Le grand sommeil Episode 1/The big sleep Episode 1
From May 19th to September 10th 2006

Presentation

The title sets the tone: Le Grand Sommeil, by Howard Hawks (1946), archetype of the American film noir, presents the fictional and artificial world at stake in the work by Claude Lévêque. Le Grand Sommeil is an in situ installation, an environmental work specially designed for the museum.

Presentation

The title sets the tone: Le Grand Sommeil, by Howard Hawks (1946), archetype of the American film noir, presents the fictional and artificial world at stake in the work by Claude Lévêque. 

Le Grand Sommeil is an in situ installation – an environmental work specially designed for the museum. The artist constitutes a three dimensional-image. The objects are then theatrically arranged, turned upside down and along with some black light and specific background music, he manages to confuse our senses and natural time-space bearings. Claude Lévêque creates a childhood memory for us, a story without words, by assembling simple and recognizable elements. Rows of beds … from boarding-schools and hospitals, orderly and dependent on a challenging collective imagination. But the artist’s critical vision has upset this worrying order, working reversely.

The black lights transform the inoffensive beds into phantasmal vessels descending from the ceiling as in tales or dreams. The ground has shied away and become a roof where window-like half-moons contain white balls fallen from the beds. Small balls and abaci. Game-playing memories.
The bed is often seen in Claude Lévêque’s work but here it’s multiplied. Regarded uniquely, it evokes childhood, love or death. Regarded in endless numbers, naively reproduced, it becomes void of any symbolic burden and reforms to being emblematic of a group, an objectified world, with no individual experience. Background music reminiscent of commonplace and insistent tunes in cheap exotic restaurants, and a black light plunging us into a pretend-night replacing the metaphor of the long sleep. From this discernible phantasmagoria, we are revealed a vision and volition of the world.

The artist indeed says order, but its reversal, plundering, upsidedownness … he’s obviously making fun of this moral principle and prepares for a rebellion, a bomb attack and hijacking.
Childhood is recurring theme at the heart of all Claude Lévêque’s art, like the night which is always forwarding and creating unbalance and questioning. This boarding-school dormitory announces the fleeting end of order and hails in the start of a game which may now begin.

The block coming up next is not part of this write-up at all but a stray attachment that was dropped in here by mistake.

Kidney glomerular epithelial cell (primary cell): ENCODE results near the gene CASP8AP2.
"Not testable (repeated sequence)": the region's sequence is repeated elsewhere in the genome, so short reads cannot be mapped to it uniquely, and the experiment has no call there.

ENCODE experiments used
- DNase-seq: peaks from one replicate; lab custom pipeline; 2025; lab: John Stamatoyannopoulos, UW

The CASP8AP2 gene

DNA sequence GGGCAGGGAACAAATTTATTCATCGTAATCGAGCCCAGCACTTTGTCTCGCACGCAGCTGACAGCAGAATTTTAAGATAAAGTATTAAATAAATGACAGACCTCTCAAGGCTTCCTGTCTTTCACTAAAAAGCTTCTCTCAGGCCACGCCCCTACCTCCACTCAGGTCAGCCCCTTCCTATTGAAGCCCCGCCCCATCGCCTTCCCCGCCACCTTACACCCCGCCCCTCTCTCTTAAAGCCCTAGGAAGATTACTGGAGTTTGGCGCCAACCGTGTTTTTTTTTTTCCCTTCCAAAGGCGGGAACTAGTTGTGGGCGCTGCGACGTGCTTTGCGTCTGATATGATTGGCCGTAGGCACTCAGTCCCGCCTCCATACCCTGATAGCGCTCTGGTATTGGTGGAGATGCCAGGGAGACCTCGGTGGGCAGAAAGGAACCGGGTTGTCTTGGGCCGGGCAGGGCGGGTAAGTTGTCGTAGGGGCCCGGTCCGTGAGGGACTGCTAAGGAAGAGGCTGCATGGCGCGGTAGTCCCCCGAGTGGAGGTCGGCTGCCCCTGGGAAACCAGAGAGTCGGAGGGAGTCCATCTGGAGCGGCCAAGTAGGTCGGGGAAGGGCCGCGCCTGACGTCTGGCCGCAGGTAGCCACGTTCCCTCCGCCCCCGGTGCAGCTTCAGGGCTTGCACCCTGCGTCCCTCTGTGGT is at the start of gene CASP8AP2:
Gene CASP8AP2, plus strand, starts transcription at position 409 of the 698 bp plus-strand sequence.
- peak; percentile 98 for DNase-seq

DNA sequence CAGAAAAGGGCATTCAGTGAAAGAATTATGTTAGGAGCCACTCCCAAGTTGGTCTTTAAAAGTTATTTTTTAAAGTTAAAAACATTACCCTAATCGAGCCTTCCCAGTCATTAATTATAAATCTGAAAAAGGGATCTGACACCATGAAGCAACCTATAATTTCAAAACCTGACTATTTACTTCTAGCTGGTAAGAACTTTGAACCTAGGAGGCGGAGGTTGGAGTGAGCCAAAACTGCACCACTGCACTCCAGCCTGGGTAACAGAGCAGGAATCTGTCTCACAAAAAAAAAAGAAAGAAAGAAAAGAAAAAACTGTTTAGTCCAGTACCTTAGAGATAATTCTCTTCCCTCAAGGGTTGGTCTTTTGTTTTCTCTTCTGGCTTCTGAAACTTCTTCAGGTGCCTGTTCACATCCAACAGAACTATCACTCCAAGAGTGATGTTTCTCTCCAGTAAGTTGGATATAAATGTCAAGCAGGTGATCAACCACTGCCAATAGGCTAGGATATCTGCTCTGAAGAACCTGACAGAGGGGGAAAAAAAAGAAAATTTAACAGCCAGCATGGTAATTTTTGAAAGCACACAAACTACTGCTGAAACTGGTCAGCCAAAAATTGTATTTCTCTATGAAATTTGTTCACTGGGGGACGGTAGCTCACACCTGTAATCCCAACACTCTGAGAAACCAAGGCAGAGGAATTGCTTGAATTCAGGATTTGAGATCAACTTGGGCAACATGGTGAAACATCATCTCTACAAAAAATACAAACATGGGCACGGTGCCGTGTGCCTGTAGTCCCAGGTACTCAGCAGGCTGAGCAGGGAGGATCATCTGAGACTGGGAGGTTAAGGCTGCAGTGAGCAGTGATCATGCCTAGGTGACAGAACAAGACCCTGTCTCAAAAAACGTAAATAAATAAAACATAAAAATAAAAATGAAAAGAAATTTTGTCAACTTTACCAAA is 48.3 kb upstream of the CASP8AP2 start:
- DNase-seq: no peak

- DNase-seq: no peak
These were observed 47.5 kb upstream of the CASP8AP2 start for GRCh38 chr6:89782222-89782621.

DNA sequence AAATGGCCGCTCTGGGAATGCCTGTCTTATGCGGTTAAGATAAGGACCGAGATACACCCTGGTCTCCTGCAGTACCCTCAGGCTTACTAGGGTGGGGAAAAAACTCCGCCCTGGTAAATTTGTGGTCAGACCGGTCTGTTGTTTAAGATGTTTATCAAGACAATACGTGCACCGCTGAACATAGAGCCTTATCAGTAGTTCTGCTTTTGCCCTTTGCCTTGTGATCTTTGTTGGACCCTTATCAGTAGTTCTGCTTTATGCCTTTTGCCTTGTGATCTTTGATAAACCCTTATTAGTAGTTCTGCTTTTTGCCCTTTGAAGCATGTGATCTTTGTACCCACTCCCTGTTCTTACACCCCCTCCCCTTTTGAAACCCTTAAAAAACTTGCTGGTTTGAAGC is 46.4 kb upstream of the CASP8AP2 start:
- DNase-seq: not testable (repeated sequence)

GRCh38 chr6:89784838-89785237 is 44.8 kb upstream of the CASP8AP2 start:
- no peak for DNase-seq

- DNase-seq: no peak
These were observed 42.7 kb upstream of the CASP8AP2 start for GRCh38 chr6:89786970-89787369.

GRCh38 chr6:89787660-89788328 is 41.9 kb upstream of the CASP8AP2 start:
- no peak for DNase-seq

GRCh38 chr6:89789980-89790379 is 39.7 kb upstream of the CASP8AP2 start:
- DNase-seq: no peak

Le Grand Sommeil is metaphorically like a literary work, a reading space … inviting us into its world where we don’t belong.

The artwork will work like a fairy tale, using stimulating narrative about enchantment, rocking or reversal of the situation from the initiatory path. The visitor can play out essential life stages within this fictional area like childhood, death and experiment the fear of emptiness and absence. It’s an atmosphere that the public is encouraged to enter. Crossing this space will not, however, compensate for absence or loss which this artwork hereby emphasizes.

Stéphanie Airaud and Muriel Ryngaert, Public Service and Cultural Events Team

Editorial

Between May 19 and September 10, 2006, Claude Lévêque is presenting an innovative in situ installation called Le Grand Sommeil. This presentation was imagined for the MAC/VAL and follows on from the exhibition of Jacques Monory Détour (presented from November 18 - March 26, 2006) and is the second part of an encounter between two major artists of contemporary art in France.

This encounter depicts the project presented by the museum – have French art history be related by its artists. The museum proposes artists to be architects of their exhibition, players and project managers of their works’ vision. For the first episode of this two-step encounter, Jacques Monory revealed an unknown insight into his work.

For the second episode, Claude Lévêque lures us into a similarly tangible world experience but with a radically opposite expression. It challenges all our senses, creating a metaphoric distance between reality and the image.